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Great product and works on Linux :), March 15, 2007
This is a great USB ethernet adapter, it installs automatically on Windows XP, needed no additional configuration, unless you use a static IP address.
What made this adapter great was its Linux compatibility, I wasn’t expecting much as Trendnet doesn’t list linux drivers on their support site. But, it worked out of the box with Ubuntu Linux (Feisty 7.04). Again, all I needed to do was setup the static IP and restart the OS and it worked :) Couldn’t ask for more.
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Windows: If you need to work on machines on your local network without wandering through your house or office to go find them Remote Desktop can help. You can use Windows’ built’in tools and this tutorial will show you how.
While many of you have surely used Remote Desktop before, if you’ve been meaning to get around to using it and would like to know how they’ve put together an excellent step-by-step tutorial over at How-To Geek. Using Remote Desktop isn’t a daunting task but it does require some configuration. The guide covers setting up remote desktop, enabling client machines to accept connections, and other helpful tips and tricks.
It’s worth noting that you can’t initiate a Remote Desktop session from a machine running Windows XP, Vista, or 7 Home Edition, you need to be using the Professional or above version of the aforementioned operating systems. You can however set up your Home Edition versions to accept incoming requests so you can control them remote from a machine running some edition of Windows Professional or above.
Check out the full tutorial at the link below or alternatively you can check out our Hive Five on best Remote Desktop Tools. Have a favorite remote desktop tool? Let’s hear about it in the comments.
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If you’ve been dreaming of having a computer in your kitchen but don’t like the idea of hanging it from a cabinet or having it clutter up the counter, this guide can help you build a sleek in-wall computer.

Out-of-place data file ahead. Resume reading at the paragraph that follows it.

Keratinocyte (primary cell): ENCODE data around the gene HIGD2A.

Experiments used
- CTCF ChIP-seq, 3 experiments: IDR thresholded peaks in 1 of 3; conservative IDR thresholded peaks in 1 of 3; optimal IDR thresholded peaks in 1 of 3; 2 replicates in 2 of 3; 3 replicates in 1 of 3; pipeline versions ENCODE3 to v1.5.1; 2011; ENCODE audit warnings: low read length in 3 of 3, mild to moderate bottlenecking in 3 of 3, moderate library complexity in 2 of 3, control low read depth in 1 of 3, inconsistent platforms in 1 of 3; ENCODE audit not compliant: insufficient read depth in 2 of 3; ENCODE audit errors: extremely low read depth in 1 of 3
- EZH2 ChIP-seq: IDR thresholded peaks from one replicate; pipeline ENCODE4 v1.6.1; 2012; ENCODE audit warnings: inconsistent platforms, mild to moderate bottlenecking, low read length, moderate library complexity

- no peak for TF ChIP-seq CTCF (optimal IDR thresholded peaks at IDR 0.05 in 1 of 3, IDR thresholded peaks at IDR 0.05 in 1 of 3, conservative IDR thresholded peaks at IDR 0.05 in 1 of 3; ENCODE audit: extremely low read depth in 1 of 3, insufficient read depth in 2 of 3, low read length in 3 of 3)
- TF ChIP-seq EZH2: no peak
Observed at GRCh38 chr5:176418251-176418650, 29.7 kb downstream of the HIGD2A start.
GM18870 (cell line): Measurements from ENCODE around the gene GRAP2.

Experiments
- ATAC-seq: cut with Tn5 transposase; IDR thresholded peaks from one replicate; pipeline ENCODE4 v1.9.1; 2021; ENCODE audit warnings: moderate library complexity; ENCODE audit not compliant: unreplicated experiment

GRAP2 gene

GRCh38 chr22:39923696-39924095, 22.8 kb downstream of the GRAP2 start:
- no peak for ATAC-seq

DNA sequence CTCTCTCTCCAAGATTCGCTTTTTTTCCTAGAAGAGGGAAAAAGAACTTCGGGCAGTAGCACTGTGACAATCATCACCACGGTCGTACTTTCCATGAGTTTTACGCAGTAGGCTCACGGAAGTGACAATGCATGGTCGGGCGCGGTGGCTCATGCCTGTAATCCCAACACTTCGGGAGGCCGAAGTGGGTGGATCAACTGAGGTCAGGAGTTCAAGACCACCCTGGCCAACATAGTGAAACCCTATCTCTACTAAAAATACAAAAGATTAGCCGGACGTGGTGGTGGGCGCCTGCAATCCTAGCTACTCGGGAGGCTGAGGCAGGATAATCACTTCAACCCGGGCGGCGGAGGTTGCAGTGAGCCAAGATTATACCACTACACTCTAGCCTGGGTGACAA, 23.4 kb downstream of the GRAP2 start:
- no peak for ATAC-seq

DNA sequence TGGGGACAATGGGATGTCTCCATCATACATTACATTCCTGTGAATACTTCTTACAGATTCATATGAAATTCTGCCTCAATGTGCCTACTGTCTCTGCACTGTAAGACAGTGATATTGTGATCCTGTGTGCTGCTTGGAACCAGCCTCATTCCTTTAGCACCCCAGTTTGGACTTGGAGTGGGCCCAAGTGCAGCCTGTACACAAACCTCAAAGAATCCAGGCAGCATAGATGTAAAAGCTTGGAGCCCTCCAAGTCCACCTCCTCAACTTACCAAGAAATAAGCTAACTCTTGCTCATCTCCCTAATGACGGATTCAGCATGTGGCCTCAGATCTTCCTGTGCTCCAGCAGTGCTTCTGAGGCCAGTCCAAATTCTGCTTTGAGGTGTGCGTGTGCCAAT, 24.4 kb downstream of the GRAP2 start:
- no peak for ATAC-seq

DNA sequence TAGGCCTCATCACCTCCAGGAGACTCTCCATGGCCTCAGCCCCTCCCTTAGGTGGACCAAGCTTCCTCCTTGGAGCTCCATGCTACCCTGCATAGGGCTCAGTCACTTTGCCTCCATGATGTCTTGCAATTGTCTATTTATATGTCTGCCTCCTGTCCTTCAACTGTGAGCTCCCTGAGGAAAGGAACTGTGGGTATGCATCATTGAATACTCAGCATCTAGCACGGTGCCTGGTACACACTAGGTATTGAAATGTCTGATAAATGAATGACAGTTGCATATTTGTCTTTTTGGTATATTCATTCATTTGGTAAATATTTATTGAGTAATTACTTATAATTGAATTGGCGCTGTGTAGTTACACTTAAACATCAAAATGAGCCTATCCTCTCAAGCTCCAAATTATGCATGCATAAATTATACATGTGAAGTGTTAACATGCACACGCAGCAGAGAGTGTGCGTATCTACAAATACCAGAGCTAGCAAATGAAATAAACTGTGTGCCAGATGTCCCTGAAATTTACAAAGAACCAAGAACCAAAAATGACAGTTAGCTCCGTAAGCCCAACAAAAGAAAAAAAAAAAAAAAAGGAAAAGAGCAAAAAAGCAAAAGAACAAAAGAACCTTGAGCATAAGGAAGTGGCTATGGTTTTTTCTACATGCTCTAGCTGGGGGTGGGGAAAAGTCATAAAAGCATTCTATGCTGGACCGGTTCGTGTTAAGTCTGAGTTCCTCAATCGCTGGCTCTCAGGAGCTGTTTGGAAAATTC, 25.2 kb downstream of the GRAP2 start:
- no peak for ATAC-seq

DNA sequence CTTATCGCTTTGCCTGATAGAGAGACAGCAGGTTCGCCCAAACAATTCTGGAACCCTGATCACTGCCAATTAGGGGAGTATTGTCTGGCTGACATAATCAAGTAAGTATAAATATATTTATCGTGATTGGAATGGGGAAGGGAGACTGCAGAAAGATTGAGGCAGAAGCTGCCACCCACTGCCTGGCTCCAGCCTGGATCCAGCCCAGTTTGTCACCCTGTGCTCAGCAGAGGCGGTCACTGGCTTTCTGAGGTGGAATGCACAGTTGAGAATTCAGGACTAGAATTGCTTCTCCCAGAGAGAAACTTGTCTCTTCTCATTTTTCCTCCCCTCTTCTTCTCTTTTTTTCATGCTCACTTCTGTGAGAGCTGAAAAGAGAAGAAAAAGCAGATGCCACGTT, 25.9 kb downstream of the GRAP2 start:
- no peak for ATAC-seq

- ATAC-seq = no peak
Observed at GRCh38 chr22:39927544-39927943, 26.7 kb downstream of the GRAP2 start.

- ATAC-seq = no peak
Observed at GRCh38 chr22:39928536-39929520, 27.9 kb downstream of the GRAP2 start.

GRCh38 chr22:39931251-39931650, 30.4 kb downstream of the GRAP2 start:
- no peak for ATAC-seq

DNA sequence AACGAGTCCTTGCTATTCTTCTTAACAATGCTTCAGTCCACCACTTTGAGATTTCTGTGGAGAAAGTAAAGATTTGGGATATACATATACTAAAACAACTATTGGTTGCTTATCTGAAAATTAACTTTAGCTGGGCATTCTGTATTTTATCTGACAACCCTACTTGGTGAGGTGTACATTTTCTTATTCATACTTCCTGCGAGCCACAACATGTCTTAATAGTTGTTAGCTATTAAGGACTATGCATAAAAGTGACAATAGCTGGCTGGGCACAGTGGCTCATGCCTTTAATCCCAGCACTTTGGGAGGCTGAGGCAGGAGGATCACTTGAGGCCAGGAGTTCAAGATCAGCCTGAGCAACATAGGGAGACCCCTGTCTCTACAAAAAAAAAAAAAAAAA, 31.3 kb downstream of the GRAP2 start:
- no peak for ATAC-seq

Putting a computer in your kitchen and having it look natural and part of the design is a big challenge. Ryan’s wife had been bugging him to put a computer in the kitchen so she could use it to access the internet, manage recipes, generate shopping lists and so on. She also had a pretty tall order when it came to the machine, she wanted it to be discrete, have a touch screen, be internet-enabled, with wires hidden and equipped with a barcode scanner for her to scan products and manage a kitchen database. Not dissuaded by such an ambitious list, Ryan set to work and built an in-wall computer that looks like it was designed and installed by a professional.
The build sports a touch screen, runs Windows XP with an interface cloned from the iPhone for easy finger-based navigation and use, and can do everything from displaying the weather to organizing the pantry. You can check out his build guide for detailed information including how he created the iPhone interface from scratch using the active desktop feature in Windows and coding a custom web page using icons he made and linking them to online services and software on the computer.
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Also: Microsoft Codecs Frequently Asked Questions
And Also: http://www.microsoft.com/windows/windowsmedia/player/plugins.aspx
How to detect the availability of a DVD decoder upgrade
// If you previously clicked Upgrade Later when the upgrade page appeared in the Help and Support DVD Troubleshooter, a desktop shortcut was created. To upgrade your DVD decoder program, double-click the desktop shortcut. If no desktop […]
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